Updated: Jul 9, 2020
| This is the 151st story of Our Life Logs |
My story began on a starry night in 1993 in Bucharest, Romania. Despite being the nation’s capital, the city was very poor. I saw beggars in the streets every day, and my own neighbors could barely manage to live from one day to another. I was more fortunate than many others, but still, my family did not live in luxury. I knew that if I could not go to college and find a good job, then I would share the same fate as those who lived around me. I had to beat poverty; I had to be different.
I was never an exemplary student, but I skated by with ease. When it came time to take my baccalaureate exam at the end of high school that would determine if I could continue into college, I unexpectedly failed. Twice. Without a chance to go to college, I felt like I was destined for a difficult life. How was I going to provide for my family? It was as if the only path to success had crumbled. Yet still, I tried to hold my head high and started my search for a job.
I tried to stay positive, but I’d be lying if I said I wasn’t devastated by my exam results. I kept wandering through the parks and streets of Bucharest almost every day, asking myself what I had done wrong. The faces of the beggars I saw began to look like me. It felt so unfair. How could the kids who always struggled in school score high, while I never struggled and yet failed? I couldn’t find an answer for it, and I became angry at my rotten luck.
After about three weeks of wandering, I decided there was no point in being frustrated with my situation. I couldn’t change it, but I could adapt and rise above it. I reminded myself that there were jobs out there that I could find without a college degree. I just had to be persistent. I had thought that college would help give my life meaning, so now I just needed to find something else to give my life a different meaning.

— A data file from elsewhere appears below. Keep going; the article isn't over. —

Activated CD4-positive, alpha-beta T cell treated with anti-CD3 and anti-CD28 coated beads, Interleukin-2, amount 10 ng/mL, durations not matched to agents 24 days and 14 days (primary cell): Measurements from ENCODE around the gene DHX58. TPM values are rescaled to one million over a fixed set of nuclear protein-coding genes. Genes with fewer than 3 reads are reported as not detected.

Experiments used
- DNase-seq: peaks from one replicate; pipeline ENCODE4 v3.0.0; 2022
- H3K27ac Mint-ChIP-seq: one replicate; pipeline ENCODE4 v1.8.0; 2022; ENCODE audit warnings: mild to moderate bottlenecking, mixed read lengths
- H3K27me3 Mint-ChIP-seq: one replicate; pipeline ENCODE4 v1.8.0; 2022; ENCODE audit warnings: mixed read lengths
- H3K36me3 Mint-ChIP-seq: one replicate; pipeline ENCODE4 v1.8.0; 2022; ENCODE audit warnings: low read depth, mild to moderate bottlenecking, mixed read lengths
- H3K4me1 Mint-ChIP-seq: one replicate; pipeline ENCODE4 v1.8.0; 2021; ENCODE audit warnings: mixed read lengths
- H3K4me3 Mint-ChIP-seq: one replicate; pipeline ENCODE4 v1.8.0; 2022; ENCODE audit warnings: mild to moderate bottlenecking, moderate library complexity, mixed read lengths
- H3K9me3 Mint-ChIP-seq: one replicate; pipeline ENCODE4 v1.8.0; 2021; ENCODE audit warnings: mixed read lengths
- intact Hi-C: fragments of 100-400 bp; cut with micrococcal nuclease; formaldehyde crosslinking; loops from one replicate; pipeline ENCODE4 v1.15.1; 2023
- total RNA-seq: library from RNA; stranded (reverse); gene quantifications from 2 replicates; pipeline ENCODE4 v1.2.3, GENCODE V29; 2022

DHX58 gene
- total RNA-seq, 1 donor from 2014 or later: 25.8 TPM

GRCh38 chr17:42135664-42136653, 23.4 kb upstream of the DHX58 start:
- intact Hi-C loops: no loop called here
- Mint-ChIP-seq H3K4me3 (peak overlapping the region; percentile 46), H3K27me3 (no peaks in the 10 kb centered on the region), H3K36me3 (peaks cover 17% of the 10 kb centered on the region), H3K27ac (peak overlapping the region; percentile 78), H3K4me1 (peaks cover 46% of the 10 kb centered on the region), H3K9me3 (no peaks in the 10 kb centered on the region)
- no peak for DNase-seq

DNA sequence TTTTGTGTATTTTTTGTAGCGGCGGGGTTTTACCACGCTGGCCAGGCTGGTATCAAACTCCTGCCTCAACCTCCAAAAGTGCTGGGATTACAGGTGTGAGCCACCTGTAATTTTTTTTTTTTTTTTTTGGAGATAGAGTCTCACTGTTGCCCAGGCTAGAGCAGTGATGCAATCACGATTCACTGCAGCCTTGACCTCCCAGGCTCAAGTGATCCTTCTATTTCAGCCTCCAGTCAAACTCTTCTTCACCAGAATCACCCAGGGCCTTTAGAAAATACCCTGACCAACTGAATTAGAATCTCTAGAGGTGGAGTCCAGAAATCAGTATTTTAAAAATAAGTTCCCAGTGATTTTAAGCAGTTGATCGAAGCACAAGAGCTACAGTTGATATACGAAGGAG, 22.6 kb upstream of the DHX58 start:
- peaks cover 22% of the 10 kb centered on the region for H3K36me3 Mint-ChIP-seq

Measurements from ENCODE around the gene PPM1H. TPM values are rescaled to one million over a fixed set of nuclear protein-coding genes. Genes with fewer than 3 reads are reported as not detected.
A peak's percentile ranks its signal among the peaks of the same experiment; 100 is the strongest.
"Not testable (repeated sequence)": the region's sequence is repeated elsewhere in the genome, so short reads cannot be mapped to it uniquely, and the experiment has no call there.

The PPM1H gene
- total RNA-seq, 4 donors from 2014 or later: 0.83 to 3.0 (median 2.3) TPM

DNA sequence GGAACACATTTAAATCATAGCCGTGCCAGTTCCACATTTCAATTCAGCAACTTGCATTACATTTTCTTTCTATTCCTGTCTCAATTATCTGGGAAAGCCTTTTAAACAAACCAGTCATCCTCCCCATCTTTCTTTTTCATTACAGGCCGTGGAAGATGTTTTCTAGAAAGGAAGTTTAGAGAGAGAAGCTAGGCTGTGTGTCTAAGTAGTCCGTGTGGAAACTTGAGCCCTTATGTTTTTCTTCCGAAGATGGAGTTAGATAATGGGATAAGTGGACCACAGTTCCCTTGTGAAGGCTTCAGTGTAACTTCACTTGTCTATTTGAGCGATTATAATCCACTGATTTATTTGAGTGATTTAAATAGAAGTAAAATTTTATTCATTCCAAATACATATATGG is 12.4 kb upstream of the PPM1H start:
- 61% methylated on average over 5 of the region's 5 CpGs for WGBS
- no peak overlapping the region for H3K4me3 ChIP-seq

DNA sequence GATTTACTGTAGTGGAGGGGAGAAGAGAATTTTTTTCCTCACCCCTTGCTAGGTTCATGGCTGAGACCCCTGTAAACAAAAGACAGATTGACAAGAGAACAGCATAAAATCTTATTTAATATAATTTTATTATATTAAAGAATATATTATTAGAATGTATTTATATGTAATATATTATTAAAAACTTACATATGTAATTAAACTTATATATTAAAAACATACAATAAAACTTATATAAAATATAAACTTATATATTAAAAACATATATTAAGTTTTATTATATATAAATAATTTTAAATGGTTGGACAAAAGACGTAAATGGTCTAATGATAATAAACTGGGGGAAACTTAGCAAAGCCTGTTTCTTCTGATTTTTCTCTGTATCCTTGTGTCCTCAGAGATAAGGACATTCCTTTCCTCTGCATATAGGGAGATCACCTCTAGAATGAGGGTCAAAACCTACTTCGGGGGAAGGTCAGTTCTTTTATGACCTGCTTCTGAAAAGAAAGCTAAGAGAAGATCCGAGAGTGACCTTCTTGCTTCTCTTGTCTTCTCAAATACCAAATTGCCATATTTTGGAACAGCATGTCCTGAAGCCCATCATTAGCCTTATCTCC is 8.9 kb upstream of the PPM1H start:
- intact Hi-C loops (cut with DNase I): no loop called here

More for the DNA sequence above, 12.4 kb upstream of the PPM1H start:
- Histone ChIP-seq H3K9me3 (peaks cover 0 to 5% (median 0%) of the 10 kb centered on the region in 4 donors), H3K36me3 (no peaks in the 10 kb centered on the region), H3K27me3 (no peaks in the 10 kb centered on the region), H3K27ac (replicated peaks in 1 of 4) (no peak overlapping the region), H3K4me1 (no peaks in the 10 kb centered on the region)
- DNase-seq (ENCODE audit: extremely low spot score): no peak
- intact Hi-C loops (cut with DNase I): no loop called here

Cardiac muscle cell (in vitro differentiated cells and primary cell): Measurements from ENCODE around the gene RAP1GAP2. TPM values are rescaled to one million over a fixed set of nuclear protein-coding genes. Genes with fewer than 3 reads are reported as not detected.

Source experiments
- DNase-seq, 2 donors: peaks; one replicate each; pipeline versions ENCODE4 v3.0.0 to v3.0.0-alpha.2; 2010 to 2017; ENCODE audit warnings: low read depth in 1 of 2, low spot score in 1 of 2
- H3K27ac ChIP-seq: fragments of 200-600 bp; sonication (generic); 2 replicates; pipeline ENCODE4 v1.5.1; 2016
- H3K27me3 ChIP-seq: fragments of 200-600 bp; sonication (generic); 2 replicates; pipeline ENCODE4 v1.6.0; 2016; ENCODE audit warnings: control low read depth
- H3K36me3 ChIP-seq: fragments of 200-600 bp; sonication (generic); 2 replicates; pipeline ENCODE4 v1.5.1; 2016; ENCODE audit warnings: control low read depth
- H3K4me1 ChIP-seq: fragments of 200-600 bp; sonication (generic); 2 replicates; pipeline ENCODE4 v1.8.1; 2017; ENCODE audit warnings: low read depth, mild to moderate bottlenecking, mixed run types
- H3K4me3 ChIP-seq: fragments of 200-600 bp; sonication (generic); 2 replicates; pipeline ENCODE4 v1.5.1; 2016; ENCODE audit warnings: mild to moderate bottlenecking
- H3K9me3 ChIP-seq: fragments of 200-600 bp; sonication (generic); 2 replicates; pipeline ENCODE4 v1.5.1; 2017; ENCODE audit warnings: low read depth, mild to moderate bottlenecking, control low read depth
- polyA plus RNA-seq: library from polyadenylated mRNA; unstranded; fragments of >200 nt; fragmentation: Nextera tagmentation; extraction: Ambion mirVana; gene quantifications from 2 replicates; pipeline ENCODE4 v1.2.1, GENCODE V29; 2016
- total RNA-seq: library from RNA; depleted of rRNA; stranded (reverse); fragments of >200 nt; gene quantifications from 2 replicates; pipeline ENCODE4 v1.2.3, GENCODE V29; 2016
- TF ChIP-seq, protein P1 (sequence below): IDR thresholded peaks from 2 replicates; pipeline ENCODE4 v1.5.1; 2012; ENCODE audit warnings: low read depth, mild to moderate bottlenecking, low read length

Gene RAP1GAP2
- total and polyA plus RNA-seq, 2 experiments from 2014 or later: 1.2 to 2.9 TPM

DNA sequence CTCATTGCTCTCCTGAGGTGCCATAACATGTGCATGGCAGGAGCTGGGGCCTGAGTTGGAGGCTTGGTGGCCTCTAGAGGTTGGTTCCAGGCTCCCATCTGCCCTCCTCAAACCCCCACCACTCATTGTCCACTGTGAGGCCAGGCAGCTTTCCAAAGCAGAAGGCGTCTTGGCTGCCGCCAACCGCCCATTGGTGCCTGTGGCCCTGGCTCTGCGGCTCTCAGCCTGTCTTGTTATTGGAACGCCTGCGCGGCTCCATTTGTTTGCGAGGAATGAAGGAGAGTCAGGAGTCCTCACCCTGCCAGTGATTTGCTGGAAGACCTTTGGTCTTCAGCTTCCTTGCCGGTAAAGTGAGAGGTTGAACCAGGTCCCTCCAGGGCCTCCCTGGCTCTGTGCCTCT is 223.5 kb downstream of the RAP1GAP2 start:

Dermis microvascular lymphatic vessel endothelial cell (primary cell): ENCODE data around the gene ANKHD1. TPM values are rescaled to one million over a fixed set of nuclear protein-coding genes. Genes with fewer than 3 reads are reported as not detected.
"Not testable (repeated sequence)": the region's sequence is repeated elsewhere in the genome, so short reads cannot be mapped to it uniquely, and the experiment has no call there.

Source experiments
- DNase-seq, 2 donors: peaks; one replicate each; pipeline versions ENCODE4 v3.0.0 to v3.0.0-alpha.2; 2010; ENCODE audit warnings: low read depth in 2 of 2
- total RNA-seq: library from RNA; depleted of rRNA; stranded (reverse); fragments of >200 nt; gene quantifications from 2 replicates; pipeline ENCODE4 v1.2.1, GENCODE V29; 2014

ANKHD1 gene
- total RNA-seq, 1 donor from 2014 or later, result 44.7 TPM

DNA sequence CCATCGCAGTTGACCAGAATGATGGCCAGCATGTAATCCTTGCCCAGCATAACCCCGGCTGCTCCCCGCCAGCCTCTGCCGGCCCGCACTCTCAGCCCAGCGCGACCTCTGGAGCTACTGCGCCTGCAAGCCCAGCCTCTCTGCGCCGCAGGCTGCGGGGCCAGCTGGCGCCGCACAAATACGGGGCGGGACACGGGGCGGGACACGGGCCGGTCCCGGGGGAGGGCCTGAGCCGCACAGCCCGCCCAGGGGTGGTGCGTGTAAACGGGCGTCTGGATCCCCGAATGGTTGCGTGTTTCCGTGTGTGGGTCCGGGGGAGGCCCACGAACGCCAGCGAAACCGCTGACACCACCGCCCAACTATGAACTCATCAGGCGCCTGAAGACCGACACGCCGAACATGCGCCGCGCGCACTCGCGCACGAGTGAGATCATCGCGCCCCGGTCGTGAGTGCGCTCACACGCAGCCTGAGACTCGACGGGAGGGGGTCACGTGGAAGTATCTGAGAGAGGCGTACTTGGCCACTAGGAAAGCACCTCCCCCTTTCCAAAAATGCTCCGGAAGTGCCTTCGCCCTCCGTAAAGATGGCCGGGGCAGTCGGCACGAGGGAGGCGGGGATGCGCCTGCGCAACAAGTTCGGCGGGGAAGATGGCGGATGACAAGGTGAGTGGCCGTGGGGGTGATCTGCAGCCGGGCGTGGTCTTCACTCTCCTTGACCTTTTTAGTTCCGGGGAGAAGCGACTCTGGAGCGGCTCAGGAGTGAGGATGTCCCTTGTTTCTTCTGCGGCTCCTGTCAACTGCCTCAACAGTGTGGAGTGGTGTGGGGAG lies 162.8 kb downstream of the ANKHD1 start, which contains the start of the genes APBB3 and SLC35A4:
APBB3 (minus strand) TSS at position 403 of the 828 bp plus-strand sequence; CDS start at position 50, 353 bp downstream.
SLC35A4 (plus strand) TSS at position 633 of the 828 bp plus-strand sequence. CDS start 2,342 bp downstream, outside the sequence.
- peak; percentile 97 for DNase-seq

I started searching for jobs, beginning with local newspapers I bought from a nearby store. I began perusing for interesting job openings. Nothing truly caught my eye within the first few pages, but then I found something: “International company looking for an online English copywriter. We pay 0.02 cents per word. Apply now via email.” I jumped at a chance for an opportunity to work online from home. I never thought it was possible to get such jobs without a degree, let alone working remotely from the comfort of your home. But the post showed no restrictions on the qualifications except for good comprehension of English. I felt that my English was pretty good despite it being my second language, so I figured, why not?
A day after I sent the email applying for the position, they replied with a couple of tests to assess my grammar, syntax and creative abilities. If I passed the tests, they would give me 10 articles to complete each week. Could it really be that easy? I completed the tests quickly, confident that I had this job locked down. I sent the tests back and eagerly waited for the acceptance email. I meticulously checked my inbox for three days until they finally replied. With a confident smile, I opened the email, only to find their rejection, “We are sorry, but after careful analysis of your tests, we decided that your work is not up to our standards of quality…” My smile faded.